None of this would make any sense at all to a 6 year-old, so I’m probably going to sell it with an analogy about how they’ve been eating at least three times a day, every day of their life (which, if you factor out their first year, is something like 5500 times), and they still make a mess.

Keep eating, reach for your own condiments, don’t sweat your messes. And clean up already.

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Apple OS Upgrade Season: 2023 Edition

Update, 9/29/2023: Audiobook Builder 2.2.7 is now available.

Update, 9/28/2023: Audiobook Builder 2.2.7 is now available for Splasm Store users and is awaiting approval on the Mac App Store.

Update, 9/27/2023: We apologize, folks. Audiobook Builder 2.2.7 is taking a little longer than we expected to clear some key tests. We’re shooting for the evening of 9/27 but it could slip until 9/28.

Update, 9/26/2023: Audiobook Builder 2.2.7 will be available the afternoon of 9/27.

Update, 9/25/2023: CheckBook and CheckBook Pro 2.7.25 are now available. Enjoy!

 

It’s that time of year once again, when the big decision, besides whether to upgrade your iPhone, is the age-old “.0 or .1?” Bless your heart if you don’t know what we’re talking about! In any event, macOS 14 Sonoma will be here September 26th, and so, our annual round of macOS compatibility updates is coming up. Read on to learn about any glitches, and plans to address them, in each of our applications.

Audiobook Builder 2.2.6 is displaying a few things upside down. 2.2.7 will resolve these issues by the end of September.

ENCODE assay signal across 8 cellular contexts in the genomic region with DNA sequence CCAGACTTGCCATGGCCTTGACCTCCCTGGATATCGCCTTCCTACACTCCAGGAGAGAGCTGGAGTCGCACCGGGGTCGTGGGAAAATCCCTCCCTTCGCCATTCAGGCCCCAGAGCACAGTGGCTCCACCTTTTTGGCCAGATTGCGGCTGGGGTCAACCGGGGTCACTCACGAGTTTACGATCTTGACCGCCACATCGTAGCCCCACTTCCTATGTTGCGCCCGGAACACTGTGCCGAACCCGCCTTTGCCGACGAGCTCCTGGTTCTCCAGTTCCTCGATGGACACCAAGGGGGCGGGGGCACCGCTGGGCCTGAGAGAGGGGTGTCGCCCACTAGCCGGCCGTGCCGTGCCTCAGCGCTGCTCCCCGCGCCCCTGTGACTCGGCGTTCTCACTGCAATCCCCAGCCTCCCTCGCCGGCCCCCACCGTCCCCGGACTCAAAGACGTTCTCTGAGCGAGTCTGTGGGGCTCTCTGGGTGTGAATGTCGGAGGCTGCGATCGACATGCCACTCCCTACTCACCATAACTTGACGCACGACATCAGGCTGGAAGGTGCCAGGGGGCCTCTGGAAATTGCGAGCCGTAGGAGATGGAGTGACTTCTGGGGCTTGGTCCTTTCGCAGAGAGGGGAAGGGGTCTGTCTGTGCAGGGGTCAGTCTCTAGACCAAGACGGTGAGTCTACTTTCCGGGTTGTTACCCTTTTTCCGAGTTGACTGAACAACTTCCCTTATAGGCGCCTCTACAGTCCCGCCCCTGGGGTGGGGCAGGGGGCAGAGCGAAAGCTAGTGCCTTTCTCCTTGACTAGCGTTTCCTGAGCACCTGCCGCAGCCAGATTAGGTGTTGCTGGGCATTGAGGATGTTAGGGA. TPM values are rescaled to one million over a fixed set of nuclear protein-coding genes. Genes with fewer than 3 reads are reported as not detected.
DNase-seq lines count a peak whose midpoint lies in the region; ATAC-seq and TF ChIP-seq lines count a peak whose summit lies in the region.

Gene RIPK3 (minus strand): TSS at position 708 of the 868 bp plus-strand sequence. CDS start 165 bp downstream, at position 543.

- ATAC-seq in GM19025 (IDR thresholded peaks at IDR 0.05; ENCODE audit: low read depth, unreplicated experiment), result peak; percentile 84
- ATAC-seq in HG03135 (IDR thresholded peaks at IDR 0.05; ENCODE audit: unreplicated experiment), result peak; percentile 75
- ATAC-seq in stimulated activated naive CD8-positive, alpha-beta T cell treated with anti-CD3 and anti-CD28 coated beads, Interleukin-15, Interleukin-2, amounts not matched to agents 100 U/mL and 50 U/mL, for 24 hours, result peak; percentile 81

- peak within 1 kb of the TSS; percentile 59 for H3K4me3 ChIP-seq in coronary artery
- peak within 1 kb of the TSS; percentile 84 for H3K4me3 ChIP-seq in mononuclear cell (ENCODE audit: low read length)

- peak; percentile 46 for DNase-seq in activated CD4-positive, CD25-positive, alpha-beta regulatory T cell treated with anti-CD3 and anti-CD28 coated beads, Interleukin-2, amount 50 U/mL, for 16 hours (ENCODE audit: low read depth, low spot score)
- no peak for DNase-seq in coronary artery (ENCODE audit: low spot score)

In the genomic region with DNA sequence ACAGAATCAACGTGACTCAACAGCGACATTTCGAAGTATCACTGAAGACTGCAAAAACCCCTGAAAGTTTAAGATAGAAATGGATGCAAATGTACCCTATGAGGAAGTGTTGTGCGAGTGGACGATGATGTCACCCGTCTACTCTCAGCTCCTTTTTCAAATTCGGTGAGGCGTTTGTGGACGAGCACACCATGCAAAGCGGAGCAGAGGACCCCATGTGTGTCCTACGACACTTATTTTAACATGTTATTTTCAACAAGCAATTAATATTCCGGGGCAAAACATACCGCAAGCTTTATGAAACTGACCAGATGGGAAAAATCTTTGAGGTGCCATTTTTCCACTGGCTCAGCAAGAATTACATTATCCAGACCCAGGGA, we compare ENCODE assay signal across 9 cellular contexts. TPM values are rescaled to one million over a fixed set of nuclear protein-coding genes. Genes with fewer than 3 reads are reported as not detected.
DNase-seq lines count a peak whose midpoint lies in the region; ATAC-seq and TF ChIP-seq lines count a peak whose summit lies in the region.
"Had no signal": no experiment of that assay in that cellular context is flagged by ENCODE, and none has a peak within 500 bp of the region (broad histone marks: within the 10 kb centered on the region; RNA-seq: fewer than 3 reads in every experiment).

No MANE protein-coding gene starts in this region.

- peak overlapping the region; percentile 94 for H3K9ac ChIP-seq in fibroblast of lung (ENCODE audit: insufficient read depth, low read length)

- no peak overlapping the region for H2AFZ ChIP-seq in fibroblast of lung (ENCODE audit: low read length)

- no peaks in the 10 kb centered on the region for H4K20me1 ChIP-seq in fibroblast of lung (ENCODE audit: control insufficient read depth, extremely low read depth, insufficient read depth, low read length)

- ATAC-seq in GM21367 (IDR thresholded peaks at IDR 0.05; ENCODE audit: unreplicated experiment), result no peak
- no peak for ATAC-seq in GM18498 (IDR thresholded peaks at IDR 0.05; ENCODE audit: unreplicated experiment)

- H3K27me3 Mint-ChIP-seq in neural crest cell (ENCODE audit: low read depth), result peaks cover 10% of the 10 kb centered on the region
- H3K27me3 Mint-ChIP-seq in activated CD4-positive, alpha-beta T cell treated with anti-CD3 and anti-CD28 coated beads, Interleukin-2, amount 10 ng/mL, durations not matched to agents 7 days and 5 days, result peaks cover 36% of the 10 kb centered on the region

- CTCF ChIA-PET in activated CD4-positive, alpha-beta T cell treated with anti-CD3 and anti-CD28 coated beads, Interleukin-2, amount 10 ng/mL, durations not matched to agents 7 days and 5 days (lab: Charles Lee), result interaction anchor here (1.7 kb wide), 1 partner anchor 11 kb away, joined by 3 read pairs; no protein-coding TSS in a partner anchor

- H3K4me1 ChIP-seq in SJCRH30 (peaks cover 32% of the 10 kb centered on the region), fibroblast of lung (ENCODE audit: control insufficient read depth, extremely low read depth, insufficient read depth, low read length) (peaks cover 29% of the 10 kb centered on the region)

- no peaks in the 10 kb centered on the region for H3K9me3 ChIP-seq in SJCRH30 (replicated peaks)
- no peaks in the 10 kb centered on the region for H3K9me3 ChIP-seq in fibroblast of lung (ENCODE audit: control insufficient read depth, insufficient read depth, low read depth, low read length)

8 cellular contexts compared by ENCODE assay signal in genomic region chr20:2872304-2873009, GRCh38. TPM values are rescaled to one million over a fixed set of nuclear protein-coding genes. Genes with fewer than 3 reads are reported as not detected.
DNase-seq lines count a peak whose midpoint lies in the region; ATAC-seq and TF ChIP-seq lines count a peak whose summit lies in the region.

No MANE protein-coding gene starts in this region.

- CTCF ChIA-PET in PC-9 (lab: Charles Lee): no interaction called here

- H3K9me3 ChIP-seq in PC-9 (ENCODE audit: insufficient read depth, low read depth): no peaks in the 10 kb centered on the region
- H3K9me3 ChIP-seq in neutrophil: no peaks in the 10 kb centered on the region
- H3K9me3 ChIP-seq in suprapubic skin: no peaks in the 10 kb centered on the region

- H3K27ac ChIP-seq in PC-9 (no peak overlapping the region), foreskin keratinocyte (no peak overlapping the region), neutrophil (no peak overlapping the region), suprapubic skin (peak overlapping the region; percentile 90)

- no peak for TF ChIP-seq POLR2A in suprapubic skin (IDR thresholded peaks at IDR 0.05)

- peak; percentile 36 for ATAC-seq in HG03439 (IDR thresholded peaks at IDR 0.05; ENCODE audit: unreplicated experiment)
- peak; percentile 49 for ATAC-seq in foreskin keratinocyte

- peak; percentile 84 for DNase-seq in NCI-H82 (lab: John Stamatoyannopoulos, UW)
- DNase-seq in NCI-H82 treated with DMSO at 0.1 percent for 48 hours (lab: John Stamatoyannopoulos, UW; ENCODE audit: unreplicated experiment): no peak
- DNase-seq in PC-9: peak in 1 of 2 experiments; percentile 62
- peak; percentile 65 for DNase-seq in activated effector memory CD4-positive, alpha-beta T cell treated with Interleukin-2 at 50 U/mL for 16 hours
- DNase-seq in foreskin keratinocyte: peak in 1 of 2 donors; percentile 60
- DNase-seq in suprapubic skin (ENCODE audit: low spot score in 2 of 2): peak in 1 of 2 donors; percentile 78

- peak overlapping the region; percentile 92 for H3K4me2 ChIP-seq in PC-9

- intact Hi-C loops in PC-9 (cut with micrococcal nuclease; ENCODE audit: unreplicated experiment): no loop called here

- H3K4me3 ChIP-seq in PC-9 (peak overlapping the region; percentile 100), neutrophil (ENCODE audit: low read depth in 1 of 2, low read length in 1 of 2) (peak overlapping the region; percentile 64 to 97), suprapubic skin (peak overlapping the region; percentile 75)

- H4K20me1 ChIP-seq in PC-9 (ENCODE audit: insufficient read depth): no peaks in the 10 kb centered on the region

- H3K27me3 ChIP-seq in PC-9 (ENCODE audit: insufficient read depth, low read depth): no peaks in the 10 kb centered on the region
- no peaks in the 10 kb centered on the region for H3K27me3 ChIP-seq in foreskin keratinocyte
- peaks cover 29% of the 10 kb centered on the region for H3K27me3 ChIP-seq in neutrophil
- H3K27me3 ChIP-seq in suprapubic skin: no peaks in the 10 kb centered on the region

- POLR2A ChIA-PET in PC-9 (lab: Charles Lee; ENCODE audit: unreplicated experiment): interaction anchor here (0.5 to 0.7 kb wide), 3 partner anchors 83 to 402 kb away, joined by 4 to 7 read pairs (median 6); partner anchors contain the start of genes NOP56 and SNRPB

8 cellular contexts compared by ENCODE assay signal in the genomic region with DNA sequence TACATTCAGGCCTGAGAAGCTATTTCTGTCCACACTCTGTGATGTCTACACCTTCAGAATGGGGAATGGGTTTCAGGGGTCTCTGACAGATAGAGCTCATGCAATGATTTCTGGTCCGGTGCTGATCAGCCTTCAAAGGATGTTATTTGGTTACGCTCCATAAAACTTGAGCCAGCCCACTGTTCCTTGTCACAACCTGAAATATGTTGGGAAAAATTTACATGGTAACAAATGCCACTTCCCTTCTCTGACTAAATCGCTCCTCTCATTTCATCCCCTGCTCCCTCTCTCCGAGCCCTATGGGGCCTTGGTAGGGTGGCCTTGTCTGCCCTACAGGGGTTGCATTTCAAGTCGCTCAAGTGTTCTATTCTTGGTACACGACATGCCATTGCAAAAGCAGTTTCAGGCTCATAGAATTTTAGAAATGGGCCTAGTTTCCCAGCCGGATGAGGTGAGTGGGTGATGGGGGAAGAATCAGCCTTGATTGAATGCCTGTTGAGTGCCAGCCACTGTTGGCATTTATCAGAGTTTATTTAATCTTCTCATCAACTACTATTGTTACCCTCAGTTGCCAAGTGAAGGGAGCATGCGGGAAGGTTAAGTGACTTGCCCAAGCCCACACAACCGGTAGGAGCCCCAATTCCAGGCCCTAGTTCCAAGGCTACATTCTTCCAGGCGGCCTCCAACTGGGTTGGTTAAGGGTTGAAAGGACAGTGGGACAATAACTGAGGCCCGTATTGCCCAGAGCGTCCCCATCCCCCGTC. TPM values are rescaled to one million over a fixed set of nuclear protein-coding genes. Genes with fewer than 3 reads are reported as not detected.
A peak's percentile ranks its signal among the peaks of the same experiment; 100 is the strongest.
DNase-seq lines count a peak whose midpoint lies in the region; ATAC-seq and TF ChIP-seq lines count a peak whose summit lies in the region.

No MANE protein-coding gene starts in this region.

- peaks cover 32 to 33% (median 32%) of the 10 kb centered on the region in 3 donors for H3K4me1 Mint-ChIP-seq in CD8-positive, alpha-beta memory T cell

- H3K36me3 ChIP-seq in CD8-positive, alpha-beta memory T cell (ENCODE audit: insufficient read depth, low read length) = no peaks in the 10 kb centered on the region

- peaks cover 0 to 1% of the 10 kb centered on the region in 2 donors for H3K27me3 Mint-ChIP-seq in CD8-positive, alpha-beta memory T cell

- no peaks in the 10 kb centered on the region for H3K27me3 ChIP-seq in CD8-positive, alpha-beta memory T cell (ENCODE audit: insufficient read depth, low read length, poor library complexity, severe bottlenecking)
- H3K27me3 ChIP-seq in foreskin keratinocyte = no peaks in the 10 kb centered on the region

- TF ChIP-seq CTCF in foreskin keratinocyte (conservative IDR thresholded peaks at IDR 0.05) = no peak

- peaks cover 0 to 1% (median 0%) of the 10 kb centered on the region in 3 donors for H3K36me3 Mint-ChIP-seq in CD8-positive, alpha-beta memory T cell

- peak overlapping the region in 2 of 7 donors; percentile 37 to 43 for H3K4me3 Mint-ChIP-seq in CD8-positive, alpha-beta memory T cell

CheckBook and CheckBook Pro 2.7.24 are displaying a few things upside down, missing a few button images, and Entry detail boxes (To/From, Description, and Category) don’t automatically close their menus when you Tab away. 2.7.25 will resolve these issues by the end of September.

PixelGriddle 1.1.2 doesn’t appear to have any issues, but we’re nixing a couple of bugs anyway. 1.1.3 will be out soon.

Return Labels 1.1.1 has a massive blinking text insertion cursor, because we zoom while you make changes to your labels and the completely new cursor system in Sonoma draws quite differently than in days of old. We’ll take care of that in 1.1.2, coming soon.

And that’s a wrap for the 2023 Apple OS Upgrade Season, folks. Please get in touch at support@splasm.com if you need any additional details. Thanks again for your support!

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Audiobook Smiles: The Chronicles of Narnia

Is The Lion, the Witch and the Wardrobe an appropriate first “real” book for a six-year-old?

My father, Lee, didn’t seem to care.

A minister and lifelong superfan of C. S. Lewis, Dad handed me a used, musty-smelling copy and, probably, said something like, “You’re gonna love this.”  It was his way, as a walking encyclopedia with a vast knowledge of popular culture, to help my sisters and me discover our next musical or epic adventure in novel, film, or album form, rounding us out, you might say.  And so, while jotting notes for his next sermon, sipping piping hot coffee across a table at a McDonald’s in Jackson, Mississippi and chuckling a bit at my literary struggles, Dad helped when I called out words I didn’t yet understand.  “Dew?”  “The water on the grass in the morning.”  “Hag?”  “Like a witch.”  “Turkish delight?”  “Candy.”  He always had an answer.  What he may not have foreseen was how many hours I’d spend throughout childhood and beyond dreaming of six-year-old me’s idea of Narnian life:  always on the move, bow and arrow at the ready, eating whatever the land provides, introducing myself to every animal with the hope they’ll actually reply, generally staying just out of sight…